The witness Flores stated that the deceased said, "I have already killed three other women and I just as soon kill you as look at you." At that point, she said the back door slammed shut and she heard something and looked around and saw the deceased falling to the ground and heard him holler, "Roscoe."

Mrs. Flores continued:

"Anyway, the door was closed at that time, and I rolled the glass down and told this man, the driver, if he would not shoot the man, if he would not kill him, I would be willing to go with both of them in order to save the man's life, and the driver said, `No, you just keep your mouth shut. I have got to make this look good.' "Q. Now, Mrs. Flores, did you ever hear a gun being fired on that occasion, or state whether or not you ever heard a gun being fired on that occasion. "A. Well, as I was sitting in the back seat, just as the back door closed, I heard something, and that is when I looked around, and that is when I seen this man fall and holler `Roscoe'. He hollered `Roscoe', and I seen the driver shoot this man, the best I remember was three or four times in the stomach and three or four times in the head and three or four times in the legs."

She was then shown a shotgun by the solicitor and she said that it looked like the gun that the defendant used on that occasion.

The witness Flores testified that after the shooting, she and the appellant drove toward Centerville and that the appellant stopped twice on the way, once to get rid of the whiskey and again at a store to get some aspirin and a Coca Cola for her. She stated that she went in the store where he stopped and stayed about five minutes, but failed to disclose anything about the previous occurrences, and that the appellant then took her to his house to ask his wife about a midwife, as she thought her baby might come at any time.

She said that they then left his house and started in the direction of West Blocton. At this point, Mrs. Flores testified without objection that after they had travelled a short distance, the appellant pulled the car off the road and got in the back seat with her and that they engaged in an act of sexual intercourse, and that after the appellant had finished he gave her $15.00 and told her he wanted her to get a midwife and left her at the home of her friend, Verta Lee Drawhorn, in West Blocton.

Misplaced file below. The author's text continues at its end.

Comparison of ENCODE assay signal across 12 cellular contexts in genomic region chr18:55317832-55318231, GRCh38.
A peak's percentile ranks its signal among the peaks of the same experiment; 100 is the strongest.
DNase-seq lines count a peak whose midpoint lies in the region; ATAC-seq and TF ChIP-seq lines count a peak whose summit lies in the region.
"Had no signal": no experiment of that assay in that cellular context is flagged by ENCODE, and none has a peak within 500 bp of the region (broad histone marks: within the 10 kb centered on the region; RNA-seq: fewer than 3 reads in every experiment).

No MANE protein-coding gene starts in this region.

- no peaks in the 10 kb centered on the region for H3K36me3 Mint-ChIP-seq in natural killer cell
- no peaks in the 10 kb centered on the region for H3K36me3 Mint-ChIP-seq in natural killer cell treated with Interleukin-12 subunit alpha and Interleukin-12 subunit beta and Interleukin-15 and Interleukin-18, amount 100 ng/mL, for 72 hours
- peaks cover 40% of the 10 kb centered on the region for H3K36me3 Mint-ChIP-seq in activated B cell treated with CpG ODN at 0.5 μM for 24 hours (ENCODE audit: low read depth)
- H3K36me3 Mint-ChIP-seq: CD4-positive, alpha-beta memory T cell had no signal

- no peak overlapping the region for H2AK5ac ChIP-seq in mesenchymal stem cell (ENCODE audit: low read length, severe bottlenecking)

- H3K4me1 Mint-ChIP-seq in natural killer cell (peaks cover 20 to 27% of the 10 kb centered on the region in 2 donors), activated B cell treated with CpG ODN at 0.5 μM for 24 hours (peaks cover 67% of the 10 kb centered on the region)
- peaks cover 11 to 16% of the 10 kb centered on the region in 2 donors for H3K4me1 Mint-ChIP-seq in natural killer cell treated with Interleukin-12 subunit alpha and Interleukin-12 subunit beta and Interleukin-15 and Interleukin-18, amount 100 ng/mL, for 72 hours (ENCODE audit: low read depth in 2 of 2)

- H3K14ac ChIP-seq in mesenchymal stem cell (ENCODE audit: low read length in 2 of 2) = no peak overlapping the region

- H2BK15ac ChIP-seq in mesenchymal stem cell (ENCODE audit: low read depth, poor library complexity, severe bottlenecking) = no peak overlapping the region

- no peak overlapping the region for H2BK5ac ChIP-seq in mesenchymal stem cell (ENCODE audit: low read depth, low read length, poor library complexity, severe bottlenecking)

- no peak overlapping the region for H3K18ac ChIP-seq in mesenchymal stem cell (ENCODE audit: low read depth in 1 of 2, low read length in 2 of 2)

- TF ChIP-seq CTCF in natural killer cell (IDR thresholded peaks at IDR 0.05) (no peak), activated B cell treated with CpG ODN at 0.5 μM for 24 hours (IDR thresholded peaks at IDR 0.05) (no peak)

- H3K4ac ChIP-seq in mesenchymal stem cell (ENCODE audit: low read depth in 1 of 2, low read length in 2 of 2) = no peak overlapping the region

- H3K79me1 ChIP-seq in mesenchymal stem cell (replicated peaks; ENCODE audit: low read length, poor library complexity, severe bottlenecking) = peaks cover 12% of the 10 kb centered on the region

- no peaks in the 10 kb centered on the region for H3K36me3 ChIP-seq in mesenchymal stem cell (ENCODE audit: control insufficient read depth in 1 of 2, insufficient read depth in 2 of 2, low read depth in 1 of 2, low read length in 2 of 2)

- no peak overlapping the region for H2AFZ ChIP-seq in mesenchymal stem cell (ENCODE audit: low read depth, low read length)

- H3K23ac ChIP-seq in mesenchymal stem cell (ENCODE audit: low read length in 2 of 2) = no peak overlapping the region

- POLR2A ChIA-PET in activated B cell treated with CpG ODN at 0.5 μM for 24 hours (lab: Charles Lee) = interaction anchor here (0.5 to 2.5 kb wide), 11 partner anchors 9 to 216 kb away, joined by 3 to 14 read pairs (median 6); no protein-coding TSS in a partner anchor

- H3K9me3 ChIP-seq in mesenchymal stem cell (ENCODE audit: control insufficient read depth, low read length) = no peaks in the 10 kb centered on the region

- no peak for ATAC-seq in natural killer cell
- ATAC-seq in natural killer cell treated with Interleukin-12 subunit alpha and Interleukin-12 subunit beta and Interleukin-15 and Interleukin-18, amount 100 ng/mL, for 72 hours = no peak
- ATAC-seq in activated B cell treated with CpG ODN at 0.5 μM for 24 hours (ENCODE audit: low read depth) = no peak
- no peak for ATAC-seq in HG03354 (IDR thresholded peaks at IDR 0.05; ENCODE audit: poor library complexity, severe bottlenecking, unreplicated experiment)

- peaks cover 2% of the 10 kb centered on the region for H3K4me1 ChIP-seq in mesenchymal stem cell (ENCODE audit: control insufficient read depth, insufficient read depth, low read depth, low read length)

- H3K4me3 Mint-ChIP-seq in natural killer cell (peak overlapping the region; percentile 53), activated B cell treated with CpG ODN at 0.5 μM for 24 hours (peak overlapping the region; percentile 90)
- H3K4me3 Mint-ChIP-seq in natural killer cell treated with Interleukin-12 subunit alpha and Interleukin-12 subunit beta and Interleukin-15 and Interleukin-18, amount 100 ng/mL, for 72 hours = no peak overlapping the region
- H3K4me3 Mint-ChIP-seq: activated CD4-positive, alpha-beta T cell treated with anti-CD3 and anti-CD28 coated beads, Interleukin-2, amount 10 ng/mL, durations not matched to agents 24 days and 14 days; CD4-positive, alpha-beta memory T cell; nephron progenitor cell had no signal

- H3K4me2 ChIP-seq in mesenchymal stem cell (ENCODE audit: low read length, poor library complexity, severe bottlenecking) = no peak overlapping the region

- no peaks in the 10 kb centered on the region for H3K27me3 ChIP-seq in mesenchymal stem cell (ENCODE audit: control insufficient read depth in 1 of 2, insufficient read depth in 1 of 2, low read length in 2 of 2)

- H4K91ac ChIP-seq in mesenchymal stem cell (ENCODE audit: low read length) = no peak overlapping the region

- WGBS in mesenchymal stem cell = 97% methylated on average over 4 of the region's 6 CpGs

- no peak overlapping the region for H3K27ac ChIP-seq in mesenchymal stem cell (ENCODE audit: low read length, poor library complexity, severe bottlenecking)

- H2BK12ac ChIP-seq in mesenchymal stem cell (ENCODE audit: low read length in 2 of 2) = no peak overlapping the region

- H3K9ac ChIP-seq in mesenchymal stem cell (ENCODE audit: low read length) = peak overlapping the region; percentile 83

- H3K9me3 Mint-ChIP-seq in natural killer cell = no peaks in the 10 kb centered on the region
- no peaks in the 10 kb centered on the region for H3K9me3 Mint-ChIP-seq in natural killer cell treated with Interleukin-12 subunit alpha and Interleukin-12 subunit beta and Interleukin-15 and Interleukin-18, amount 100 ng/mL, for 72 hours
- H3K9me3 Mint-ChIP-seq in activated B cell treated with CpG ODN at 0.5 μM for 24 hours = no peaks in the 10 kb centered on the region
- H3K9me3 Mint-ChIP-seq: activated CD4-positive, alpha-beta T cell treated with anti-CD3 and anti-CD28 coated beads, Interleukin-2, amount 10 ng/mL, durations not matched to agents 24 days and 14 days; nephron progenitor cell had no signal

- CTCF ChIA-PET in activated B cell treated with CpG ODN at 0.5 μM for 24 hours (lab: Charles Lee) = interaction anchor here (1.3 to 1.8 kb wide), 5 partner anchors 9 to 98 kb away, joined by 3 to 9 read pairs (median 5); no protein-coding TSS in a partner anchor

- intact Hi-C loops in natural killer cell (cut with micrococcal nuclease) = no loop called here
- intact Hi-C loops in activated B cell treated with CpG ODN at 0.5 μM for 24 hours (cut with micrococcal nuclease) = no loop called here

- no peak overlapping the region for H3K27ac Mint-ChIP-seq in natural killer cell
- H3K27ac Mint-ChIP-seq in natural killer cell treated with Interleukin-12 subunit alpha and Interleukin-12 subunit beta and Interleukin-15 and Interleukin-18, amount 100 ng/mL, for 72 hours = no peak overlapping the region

Later the court charged this evidence out in effect by giving defendant's charge 22.

She further testified that the next day she went to Centerville, Alabama, where she intended to catch a bus and had not reported the homicide to anyone at this time. After staying at the bus station for about five minutes, she asked someone to take her back to West Blocton and upon arriving there, she reported the incident for the first time to a policeman.

Mr. Robert B. Johnson, Assistant State Toxicologist, testified that, in his opinion, the cause of the death of Roscoe Ragland was several shotgun wounds, which he described as finding about his head and body.

Sheriff Harold Dailey of Bibb County testified that Mr. Herman Glimmer, Police Chief of West Blocton, reported the homicide to him on the Sunday morning following the night of the shooting and that the witness Flores had reported the homicide to Mr. Glimmer the same morning. Sheriff Dailey testified that he made an investigation of the case and that the defendant had made a voluntary statement to him that he had shot the deceased and buried the body in Bibb County. He testified that the defendant then led him and Sheriff Chism of Tuscaloosa County, along with Deputy Miller, to the scene where the body was buried. Sheriff Dailey later testified that the defendant told him that he killed the deceased while he was trying to protect the woman, Mrs. Flores.